Some of the most thrilling, momentous, and terrible events of the 1900s occurred in Berlin, which present tales of warning and inspiration to the present century. This four-week interdisciplinary seminar tracks these major events and traces change through the study of primary materials (literature, film, art, buildings, music, political discourse) and secondary readings drawn from a range of disciplines including history, sociology, philosophy, and critical theory.
Berlin's streets, buildings, memorials, and cultural monuments offer cautionary tales about the folly of nationalist ambition; inspiring sagas of intellectual and physical courage; cold testimonials of crime and retribution; lyrical ballads of brutal honesty; personal records of hope and despair. From one perspective, all of these narratives are episodes in an epic whose grand and central scene is World War II; this is the point of view to be adopted in this course.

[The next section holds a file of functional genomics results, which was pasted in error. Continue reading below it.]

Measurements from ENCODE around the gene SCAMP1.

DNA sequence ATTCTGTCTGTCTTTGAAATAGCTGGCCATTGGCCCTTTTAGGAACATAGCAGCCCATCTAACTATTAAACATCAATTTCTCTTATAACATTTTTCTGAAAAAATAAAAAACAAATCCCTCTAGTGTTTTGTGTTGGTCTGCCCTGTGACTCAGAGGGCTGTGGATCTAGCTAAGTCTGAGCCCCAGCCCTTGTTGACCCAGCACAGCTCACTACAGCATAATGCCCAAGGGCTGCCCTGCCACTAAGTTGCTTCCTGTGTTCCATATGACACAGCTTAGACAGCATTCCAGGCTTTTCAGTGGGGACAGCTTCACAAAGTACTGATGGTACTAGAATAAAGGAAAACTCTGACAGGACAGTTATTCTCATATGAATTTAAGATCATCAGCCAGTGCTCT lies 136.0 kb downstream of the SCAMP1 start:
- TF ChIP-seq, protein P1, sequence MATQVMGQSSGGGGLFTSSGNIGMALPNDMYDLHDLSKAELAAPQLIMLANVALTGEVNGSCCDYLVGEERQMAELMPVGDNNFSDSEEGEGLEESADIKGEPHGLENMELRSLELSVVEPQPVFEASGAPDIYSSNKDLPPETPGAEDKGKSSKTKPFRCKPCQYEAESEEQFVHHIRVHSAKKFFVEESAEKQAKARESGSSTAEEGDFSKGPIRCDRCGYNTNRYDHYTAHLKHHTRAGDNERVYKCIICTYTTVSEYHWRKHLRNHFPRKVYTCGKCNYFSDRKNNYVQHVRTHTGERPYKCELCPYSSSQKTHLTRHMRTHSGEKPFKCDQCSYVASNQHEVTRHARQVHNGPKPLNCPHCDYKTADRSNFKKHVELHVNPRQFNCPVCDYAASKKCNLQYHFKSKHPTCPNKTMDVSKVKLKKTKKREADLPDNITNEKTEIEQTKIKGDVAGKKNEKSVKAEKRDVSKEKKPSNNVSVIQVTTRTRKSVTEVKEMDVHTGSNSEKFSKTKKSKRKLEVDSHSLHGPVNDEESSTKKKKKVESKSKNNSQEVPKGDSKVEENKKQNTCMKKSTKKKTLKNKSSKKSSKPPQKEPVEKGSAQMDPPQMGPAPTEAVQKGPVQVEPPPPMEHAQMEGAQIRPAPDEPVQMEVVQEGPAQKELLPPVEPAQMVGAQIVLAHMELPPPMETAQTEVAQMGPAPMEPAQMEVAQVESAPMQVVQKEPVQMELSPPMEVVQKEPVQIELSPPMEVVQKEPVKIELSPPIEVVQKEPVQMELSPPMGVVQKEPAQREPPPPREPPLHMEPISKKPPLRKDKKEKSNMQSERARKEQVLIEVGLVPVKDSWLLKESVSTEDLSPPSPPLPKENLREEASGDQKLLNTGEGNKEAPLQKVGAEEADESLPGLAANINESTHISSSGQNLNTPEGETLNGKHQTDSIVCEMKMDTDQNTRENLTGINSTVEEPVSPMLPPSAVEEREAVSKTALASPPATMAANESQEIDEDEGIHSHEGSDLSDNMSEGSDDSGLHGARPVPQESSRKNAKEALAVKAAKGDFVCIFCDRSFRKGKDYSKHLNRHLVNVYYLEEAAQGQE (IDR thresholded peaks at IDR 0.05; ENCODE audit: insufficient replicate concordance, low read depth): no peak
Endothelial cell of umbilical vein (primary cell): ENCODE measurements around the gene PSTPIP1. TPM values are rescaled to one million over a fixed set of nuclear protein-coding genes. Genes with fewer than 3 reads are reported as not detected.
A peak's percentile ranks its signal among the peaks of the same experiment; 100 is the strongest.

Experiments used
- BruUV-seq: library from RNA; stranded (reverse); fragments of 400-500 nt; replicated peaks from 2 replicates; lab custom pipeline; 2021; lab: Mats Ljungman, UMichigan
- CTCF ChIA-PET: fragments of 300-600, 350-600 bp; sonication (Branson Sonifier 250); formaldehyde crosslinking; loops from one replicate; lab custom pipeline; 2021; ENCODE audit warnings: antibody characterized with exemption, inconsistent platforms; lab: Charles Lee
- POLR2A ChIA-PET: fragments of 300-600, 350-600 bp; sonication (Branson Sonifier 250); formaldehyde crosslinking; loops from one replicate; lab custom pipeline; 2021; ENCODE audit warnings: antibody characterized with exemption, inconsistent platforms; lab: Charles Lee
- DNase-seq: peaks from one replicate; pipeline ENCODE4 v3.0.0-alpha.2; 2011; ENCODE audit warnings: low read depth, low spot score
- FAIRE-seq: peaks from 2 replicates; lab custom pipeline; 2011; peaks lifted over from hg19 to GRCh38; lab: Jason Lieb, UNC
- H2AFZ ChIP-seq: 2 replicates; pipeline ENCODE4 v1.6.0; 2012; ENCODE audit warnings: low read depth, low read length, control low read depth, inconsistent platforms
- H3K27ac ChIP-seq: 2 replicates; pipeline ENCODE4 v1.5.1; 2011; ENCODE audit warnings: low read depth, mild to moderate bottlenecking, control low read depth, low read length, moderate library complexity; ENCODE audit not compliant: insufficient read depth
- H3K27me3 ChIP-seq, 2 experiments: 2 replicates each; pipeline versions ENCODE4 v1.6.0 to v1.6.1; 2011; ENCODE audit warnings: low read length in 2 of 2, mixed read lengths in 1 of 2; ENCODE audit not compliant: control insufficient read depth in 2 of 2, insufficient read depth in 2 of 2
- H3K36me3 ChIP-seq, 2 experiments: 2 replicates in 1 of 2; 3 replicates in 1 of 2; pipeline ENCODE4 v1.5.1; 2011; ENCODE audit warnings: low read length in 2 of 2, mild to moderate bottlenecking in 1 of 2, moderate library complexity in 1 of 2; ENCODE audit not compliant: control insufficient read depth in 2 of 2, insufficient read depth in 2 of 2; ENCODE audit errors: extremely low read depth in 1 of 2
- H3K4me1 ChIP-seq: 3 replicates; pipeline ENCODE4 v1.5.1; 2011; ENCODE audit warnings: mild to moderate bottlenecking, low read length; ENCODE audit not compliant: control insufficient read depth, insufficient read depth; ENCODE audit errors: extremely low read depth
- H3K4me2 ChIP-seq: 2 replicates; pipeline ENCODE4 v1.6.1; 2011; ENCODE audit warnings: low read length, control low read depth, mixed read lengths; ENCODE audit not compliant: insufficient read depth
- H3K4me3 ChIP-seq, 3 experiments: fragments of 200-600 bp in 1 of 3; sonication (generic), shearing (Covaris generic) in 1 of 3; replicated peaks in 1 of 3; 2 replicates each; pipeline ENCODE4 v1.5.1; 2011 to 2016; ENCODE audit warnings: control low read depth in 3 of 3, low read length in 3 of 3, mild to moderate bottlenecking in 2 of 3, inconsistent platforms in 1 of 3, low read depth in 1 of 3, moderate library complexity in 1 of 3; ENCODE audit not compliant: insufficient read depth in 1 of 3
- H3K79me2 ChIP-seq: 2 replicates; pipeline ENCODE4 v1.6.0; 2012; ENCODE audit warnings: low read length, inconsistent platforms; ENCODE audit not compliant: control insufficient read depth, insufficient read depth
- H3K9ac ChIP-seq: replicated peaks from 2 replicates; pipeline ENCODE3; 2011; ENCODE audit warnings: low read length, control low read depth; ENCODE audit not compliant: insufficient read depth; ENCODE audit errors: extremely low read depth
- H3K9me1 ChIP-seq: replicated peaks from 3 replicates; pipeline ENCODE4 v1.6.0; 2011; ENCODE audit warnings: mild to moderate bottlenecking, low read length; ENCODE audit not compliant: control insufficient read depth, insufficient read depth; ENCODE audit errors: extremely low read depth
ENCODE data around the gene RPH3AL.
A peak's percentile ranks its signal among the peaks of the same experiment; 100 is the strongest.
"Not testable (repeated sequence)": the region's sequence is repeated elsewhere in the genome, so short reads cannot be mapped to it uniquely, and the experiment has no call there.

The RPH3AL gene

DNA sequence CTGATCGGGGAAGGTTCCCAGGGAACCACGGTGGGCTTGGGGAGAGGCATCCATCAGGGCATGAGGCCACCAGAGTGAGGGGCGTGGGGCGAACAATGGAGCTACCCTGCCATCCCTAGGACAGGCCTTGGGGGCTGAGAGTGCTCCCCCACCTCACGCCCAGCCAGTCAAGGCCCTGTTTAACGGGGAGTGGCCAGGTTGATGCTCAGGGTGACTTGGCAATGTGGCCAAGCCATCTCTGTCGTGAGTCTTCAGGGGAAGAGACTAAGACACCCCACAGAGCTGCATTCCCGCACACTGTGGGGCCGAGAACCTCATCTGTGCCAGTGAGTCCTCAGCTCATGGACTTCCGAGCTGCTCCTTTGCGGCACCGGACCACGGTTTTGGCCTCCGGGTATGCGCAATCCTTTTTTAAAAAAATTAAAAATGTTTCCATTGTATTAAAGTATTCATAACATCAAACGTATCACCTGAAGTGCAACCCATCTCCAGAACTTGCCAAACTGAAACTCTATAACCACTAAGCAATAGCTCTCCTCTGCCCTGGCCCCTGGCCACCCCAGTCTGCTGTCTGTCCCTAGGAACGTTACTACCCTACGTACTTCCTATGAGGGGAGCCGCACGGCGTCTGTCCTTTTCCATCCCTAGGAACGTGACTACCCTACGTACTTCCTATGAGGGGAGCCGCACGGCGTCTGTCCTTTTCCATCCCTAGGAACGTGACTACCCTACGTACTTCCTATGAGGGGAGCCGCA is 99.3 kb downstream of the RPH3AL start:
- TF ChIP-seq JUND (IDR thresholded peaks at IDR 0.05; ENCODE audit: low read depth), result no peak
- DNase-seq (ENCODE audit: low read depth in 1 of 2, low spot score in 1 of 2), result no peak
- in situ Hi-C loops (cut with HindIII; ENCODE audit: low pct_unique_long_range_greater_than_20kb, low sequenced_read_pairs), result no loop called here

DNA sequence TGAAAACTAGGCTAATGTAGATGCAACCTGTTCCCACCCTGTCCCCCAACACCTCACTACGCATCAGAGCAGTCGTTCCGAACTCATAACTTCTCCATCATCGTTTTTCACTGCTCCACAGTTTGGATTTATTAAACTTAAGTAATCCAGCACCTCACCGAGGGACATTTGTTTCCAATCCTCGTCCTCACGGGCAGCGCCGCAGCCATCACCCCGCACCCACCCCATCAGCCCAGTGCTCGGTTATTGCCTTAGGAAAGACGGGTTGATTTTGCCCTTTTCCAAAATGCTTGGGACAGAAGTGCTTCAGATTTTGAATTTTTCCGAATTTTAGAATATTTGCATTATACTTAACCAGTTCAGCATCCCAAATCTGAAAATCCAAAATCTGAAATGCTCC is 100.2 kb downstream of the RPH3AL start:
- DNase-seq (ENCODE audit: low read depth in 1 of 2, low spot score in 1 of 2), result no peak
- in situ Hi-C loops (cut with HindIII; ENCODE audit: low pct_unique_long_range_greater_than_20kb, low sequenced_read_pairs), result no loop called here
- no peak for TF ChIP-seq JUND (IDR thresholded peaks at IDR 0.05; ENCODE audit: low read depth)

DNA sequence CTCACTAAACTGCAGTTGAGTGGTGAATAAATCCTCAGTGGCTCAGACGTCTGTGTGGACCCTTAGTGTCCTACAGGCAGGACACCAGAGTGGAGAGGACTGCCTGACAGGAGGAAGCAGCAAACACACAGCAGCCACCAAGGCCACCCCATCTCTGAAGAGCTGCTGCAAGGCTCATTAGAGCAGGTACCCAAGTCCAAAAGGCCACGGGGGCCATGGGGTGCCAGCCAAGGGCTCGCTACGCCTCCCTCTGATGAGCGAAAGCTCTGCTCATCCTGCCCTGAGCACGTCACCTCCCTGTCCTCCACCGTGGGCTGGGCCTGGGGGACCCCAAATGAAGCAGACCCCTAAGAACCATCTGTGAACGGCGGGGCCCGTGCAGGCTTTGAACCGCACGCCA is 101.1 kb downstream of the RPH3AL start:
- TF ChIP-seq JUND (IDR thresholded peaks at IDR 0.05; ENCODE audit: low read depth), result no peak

Students will take in many of the sights and sounds of old and contemporary Berlin but will focus on the involvement of twentieth-century, Berlin-based politicians, activists, artists, architects, bohemians, writers, and intellectuals with the causes, experience, and consequences of World War II. Our period of study begins just before the outbreak of World War I and ends during the astonishing building boom of the post-Wall 1990s and early 2000s.
Classes, taught in English, will meet four days a week. Survival German language courses will be offered daily. Group site visits will occur throughout the week and on weekends but students will be given ample opportunity to explore Berlin and develop individual projects. Field trips will encompass the rich resources of the city's museums, neighborhoods, historical sites, memorials, and cultural monuments.
Gallatin students: This course fulfills 4 credits of the Interdisciplinary Seminar as well as the Humanities requirement.